Report No. 136
4.15.1. Can a Matrimonial Court pass an order in respect of the persona property presented at or about the time of marriage to one of the spouse which is lying at the matrimonial home.-
The conflict of decisions on this poin centres on the precise scope of section 27 of the Hindu Marriage Act, 1955 quoted hereunder.-
"27. Disposal of property.- In any proceeding under this Act, the court may make such provisions in the decree as, it deems just and proper with respect to any property presented, at or about the time of marriage, which may belong jointly to both the husband and the wife."
A question has arisen under this provision whether the Matrimonial Court can pass an order regarding the disposal of property received by a spouse individually as a present at or about the time of marriage whilst disposing of a substantive proceeding under the Act. According to Allahabad High Court1, section 27 does not exclude the jurisdiction or the power of the Court to pass an appropriate decree in regard to the property which may belong either solely to the" husband or solely to the wife. This power, in the nature of things, is inherent in the legal proceedings which appropriately arise under the Hindu Marriage Act.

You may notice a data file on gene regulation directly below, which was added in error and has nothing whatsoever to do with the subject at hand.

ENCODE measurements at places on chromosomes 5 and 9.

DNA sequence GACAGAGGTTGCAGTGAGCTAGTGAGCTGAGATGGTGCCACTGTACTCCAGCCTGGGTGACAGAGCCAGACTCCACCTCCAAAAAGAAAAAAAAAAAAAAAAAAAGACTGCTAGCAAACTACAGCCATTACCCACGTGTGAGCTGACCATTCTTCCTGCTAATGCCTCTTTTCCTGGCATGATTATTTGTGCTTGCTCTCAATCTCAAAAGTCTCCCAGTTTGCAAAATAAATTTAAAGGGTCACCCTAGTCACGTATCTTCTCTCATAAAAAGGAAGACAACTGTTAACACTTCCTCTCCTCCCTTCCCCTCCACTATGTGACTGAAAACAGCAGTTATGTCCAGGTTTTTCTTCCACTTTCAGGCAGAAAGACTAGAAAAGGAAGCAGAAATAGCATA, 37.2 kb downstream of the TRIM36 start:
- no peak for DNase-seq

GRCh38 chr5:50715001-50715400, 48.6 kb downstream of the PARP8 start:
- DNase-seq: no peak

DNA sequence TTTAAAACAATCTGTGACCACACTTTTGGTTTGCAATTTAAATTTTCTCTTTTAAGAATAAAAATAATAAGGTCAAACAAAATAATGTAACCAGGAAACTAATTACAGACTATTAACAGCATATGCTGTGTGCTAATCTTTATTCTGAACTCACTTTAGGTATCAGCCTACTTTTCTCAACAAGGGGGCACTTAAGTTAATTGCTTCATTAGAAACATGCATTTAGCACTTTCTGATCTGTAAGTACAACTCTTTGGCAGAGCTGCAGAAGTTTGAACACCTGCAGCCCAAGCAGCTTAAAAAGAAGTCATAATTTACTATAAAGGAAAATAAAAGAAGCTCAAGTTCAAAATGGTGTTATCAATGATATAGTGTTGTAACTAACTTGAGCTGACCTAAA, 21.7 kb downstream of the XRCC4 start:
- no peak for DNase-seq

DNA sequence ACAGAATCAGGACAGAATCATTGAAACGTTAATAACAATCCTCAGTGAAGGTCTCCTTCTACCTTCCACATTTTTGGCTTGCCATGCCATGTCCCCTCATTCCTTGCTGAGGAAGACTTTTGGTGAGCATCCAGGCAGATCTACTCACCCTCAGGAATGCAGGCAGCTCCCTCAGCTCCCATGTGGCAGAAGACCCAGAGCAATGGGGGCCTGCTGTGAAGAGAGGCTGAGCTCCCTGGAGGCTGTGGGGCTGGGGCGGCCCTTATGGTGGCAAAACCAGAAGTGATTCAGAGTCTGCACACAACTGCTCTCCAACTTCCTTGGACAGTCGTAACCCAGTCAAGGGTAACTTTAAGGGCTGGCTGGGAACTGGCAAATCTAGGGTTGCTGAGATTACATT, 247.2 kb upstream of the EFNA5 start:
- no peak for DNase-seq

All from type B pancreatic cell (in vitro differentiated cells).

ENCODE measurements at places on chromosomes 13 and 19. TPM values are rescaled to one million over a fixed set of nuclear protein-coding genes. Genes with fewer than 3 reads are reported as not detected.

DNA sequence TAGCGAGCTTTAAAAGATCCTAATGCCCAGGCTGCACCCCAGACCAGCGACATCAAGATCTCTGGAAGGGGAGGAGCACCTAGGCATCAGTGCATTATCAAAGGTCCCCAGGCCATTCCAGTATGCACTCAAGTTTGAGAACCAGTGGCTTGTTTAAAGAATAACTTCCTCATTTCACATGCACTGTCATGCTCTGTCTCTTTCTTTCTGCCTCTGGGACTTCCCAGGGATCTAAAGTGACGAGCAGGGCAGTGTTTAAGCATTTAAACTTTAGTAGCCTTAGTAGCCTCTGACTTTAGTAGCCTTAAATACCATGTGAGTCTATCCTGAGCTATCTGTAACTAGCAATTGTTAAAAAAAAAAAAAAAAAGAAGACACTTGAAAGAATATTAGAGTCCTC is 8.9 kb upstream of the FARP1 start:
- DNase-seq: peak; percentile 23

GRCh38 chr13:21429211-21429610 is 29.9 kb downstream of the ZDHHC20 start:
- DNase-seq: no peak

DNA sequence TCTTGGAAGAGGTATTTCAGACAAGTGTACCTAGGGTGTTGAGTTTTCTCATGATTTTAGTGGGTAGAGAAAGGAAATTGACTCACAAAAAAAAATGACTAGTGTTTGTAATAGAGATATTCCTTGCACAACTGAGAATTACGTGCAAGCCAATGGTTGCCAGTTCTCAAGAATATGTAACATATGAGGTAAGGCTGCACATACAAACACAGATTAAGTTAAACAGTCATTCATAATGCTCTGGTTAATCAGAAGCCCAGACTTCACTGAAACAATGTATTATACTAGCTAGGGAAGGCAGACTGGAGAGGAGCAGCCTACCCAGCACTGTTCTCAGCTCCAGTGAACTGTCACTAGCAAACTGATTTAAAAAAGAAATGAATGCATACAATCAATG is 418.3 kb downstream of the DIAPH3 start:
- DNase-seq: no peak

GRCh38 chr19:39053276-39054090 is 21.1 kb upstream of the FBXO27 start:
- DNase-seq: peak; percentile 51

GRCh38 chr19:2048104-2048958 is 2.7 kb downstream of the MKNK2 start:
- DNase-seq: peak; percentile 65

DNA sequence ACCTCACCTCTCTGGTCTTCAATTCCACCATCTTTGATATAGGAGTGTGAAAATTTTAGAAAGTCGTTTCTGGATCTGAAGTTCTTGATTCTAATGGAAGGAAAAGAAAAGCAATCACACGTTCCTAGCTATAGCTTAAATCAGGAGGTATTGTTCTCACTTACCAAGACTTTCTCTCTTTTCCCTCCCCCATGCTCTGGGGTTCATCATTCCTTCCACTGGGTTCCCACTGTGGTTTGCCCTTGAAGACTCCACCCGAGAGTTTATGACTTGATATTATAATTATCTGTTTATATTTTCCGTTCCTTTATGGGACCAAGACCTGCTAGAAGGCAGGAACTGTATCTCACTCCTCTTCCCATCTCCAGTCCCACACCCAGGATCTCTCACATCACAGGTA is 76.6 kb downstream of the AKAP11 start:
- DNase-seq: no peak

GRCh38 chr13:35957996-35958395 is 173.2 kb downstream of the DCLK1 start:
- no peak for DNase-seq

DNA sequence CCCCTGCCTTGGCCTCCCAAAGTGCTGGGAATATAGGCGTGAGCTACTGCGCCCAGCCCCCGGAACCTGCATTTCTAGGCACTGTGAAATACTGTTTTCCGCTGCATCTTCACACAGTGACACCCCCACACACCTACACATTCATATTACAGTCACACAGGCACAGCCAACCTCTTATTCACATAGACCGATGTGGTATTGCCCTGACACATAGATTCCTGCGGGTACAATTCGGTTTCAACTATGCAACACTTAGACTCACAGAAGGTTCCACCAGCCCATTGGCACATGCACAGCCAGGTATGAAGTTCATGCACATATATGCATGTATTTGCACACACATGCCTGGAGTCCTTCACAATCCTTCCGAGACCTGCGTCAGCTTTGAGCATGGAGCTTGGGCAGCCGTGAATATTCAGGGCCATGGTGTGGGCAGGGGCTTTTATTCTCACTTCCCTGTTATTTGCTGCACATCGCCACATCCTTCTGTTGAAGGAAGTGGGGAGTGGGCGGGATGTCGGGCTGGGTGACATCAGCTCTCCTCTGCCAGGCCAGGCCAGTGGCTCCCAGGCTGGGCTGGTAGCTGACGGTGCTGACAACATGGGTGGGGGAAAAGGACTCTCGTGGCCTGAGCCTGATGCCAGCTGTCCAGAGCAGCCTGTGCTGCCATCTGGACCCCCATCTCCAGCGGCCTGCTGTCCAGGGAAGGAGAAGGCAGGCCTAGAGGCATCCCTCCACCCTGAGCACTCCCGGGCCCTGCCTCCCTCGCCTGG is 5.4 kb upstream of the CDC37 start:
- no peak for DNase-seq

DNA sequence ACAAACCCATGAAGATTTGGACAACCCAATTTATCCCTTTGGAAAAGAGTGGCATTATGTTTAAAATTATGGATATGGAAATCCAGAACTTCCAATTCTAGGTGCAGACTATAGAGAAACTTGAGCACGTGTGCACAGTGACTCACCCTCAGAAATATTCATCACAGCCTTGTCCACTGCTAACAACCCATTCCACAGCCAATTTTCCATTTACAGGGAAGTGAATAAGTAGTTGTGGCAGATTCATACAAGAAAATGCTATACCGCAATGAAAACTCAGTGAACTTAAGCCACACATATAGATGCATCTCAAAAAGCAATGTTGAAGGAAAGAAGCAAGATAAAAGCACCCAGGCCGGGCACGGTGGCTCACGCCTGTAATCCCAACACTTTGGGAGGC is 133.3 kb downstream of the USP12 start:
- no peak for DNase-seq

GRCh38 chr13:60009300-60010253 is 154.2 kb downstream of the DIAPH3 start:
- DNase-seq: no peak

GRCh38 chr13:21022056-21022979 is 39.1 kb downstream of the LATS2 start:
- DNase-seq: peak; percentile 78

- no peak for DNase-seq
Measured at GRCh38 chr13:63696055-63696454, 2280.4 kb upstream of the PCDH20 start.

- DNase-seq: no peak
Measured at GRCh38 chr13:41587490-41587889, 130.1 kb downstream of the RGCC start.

It has been held that since section 21 of the Act confers on the Matrimonial Court all the powers of the civil court by recourse to section 151 of the Code of Civil Procedure which pertains to inherent powers to make such orders as may be necessary for the ends of justice or to prevent abuse of the process of the court, the court can grant general or other relief which it may think just and proper under the circumstances established in a given care. Of course, another learned Single judge of the same High Court has subsequently taken a contrary view evidently unaware of the earlier view.2 Since the earlier view could not have been reversed except by a larger Bench, in the Allahabad High Court itself, there is a conflict on this point.
1. Kamta Prasad v. Smt. Omwati, AIR 1972 All 153.
2. Santosh Anand v. Anand Prakash, 1980 All WC, 157.